Of the 325 patients who volunteered to participate in this study, 7 patients were excluded due to auditory deficits and 4 patients were excluded due to dementia. There were no additional drop-outs before participants completed all measures.
Participants were asked to report their socio-demographic characteristics (age, religion, education level, monthly income) and health status (eye diseases, duration of having eye diseases, physical illnesses, smoking, alcohol consumption, and prior COVID-19 infection).
Center for Epidemiological Studies-Depression (CES-D) Scale
The Center for Epidemiological Studies-Depression (CES-D) scale in Thai32 used in this study included a 20-item metric for assessing depression symptoms. Study participants were invited to provide information concerning how often they had experienced depression symptoms during the previous week. Answers were reported using a 4-point Likert scale from 0–3, where 0 indicated rarely or never and 3 indicated almost all the time. CES-D scores are rated from 0 to 60, with a cut-off point at 16. The Cronbach’s α of this metric was 0.89.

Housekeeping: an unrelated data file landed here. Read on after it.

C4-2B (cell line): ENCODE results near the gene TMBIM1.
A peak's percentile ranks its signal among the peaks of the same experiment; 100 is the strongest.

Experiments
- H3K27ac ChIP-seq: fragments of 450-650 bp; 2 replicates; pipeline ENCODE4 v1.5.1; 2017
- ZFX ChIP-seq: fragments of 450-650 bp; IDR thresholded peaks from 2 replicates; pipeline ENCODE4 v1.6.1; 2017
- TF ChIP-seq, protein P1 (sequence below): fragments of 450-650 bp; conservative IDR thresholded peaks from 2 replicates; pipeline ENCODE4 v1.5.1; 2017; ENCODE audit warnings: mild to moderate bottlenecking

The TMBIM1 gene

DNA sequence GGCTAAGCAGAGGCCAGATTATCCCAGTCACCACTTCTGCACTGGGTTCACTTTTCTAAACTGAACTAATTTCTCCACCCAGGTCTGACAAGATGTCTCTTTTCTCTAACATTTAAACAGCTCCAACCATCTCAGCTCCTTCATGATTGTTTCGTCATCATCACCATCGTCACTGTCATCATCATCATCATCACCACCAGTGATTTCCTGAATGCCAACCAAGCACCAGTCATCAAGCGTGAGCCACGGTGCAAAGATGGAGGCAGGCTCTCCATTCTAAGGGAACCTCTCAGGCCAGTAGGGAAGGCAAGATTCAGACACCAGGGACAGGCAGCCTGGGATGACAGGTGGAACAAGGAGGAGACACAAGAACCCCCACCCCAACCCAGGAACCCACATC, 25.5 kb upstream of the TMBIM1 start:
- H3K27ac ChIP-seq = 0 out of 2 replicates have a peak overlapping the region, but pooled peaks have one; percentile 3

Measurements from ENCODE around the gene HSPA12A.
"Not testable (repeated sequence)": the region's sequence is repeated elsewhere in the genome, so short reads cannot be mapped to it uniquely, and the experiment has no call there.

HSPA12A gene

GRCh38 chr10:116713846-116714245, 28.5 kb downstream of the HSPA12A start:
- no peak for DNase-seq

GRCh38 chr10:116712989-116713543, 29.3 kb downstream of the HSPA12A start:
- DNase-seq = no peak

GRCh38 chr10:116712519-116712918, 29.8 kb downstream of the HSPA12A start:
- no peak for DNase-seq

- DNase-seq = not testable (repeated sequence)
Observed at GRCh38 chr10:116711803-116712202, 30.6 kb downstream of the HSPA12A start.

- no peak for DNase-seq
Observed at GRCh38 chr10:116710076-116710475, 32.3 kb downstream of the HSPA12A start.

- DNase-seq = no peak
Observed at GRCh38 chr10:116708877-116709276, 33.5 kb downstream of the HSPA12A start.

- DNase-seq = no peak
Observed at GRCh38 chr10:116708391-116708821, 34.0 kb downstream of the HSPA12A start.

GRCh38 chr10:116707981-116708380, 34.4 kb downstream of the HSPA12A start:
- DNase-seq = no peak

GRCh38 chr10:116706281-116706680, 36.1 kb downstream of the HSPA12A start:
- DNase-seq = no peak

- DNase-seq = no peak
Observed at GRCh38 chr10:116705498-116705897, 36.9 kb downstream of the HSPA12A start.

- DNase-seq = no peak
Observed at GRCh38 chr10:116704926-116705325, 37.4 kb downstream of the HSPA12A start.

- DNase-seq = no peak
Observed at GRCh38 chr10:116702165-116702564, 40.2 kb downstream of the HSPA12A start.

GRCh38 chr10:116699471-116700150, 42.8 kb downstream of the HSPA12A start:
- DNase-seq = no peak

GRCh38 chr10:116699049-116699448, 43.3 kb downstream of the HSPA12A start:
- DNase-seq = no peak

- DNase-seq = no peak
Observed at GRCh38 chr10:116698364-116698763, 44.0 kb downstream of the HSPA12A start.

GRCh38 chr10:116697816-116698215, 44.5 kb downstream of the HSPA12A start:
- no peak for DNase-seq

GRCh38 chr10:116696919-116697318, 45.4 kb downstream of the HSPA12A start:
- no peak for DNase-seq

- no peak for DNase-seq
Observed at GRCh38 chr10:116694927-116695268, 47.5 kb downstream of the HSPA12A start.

Columbia–Suicide Severity Rating Scale (C-SSRS)
The Columbia–Suicide Severity Rating Scale (C-SSRS) in Thai33 was used to assess suicidal ideation. The C-SSRS included a 5-item (1. wish to be dead, 2. non-specific active suicidal thoughts, 3. active suicidal ideation without any methods (not planned) without an intent to act, 4. active suicidal ideation with some intent to act, without a specific plan and 5. active suicidal ideation with a specific plan and an intent to act) with binary answers (yes/no). Score ranged from 0 and 5. Participants with scores greater than 0 were considered to have suicidal ideation. The Cronbach’s α of this metric was 0.84.
Data were assessed using Statistical Package for the Social Sciences version 28.0. A descriptive analysis was performed to evaluate the characteristics of older people with impaired vision and to determine the extent to which suicidal ideation occurred. The relationships between related factors and suicidal ideation were evaluated using bivariate logistic regression. A multivariable logistic regression model was created using those variables whose p-value measured <0.2 in the bivariate regression. A p-value of less than 0.05 was considered statistically significant, and an AOR (adjusted odds ratio) was calculated with a 95% confidence interval (CI).34–37
Post hoc analysis was used to investigate interactions between diabetic retinopathy and depression. C-SSRS was utilized as a dichotomous variable. Post hoc analysis was used to investigate which individual items were more commonly endorsed by the depressed group vs the non-depressed group, and which individual items were more commonly endorsed by those with vs without diabetic retinopathy.
Socio-Demographic Characteristics of the Study Participants